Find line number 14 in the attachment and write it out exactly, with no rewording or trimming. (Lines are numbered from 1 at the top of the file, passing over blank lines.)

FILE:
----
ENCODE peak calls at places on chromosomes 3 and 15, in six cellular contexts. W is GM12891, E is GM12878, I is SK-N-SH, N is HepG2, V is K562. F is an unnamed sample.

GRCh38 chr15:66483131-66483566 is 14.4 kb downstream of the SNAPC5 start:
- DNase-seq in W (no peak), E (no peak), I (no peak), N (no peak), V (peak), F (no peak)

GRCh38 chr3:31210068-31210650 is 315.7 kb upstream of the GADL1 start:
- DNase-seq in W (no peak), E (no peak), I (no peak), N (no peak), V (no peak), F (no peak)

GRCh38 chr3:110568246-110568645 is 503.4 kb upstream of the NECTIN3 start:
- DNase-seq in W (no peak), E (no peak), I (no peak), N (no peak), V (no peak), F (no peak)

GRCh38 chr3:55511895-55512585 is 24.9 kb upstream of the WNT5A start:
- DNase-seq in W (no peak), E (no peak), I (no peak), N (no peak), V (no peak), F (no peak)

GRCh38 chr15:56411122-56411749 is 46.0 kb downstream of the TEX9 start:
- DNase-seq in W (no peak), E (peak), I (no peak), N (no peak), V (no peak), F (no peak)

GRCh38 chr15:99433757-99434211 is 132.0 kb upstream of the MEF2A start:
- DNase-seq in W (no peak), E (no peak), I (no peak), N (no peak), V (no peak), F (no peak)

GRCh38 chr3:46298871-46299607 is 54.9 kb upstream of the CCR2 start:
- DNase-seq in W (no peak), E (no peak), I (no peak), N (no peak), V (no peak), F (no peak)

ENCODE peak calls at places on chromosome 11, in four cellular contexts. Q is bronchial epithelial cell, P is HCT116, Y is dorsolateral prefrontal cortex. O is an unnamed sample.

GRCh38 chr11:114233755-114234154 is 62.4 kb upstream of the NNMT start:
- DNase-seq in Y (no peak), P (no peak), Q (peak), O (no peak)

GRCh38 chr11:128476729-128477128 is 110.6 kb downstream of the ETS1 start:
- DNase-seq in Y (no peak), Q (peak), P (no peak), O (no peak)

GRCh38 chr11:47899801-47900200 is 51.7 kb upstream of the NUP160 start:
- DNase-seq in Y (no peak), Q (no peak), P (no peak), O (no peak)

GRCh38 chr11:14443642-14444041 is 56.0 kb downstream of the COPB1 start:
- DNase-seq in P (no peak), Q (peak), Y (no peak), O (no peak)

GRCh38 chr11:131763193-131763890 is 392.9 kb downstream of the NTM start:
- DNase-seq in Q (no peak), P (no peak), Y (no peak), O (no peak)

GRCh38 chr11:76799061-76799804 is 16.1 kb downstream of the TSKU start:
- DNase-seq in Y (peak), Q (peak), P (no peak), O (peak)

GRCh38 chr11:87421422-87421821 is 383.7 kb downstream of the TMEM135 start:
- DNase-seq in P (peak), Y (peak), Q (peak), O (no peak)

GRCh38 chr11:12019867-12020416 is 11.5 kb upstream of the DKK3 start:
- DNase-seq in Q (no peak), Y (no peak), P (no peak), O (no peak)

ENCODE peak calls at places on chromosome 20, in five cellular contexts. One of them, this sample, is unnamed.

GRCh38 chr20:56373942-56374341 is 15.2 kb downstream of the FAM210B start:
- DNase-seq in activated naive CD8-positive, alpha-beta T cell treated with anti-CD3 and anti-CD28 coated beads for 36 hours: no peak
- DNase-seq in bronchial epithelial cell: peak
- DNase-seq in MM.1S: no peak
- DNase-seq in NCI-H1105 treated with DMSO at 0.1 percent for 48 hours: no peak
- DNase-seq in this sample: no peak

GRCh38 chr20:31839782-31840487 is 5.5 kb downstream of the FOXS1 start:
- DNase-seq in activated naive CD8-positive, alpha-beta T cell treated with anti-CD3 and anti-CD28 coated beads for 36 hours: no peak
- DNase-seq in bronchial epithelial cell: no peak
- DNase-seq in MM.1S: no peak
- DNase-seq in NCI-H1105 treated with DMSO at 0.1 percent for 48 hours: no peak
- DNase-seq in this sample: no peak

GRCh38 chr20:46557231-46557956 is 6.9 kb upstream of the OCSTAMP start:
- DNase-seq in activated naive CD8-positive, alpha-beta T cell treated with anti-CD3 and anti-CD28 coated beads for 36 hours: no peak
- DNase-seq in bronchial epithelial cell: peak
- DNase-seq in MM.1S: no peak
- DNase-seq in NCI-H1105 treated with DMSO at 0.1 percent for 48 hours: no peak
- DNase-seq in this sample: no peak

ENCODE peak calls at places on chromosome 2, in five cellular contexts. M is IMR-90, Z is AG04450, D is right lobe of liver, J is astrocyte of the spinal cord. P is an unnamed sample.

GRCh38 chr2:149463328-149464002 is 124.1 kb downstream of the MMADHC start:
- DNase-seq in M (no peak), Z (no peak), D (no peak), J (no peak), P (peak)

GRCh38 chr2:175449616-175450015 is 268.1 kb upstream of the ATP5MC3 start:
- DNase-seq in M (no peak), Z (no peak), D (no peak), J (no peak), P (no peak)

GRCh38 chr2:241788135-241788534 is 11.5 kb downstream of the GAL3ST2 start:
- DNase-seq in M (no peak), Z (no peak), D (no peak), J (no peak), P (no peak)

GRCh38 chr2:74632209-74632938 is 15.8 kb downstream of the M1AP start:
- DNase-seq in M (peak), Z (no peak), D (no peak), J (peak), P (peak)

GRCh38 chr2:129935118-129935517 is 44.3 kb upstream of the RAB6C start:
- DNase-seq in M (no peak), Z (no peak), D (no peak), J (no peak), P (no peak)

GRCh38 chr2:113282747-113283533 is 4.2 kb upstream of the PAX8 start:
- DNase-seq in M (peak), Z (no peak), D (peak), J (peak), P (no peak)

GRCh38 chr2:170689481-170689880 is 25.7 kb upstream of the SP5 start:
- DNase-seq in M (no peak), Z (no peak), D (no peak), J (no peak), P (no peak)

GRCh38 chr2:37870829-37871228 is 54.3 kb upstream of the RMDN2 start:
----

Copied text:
GRCh38 chr3:46298871-46299607 is 54.9 kb upstream of the CCR2 start: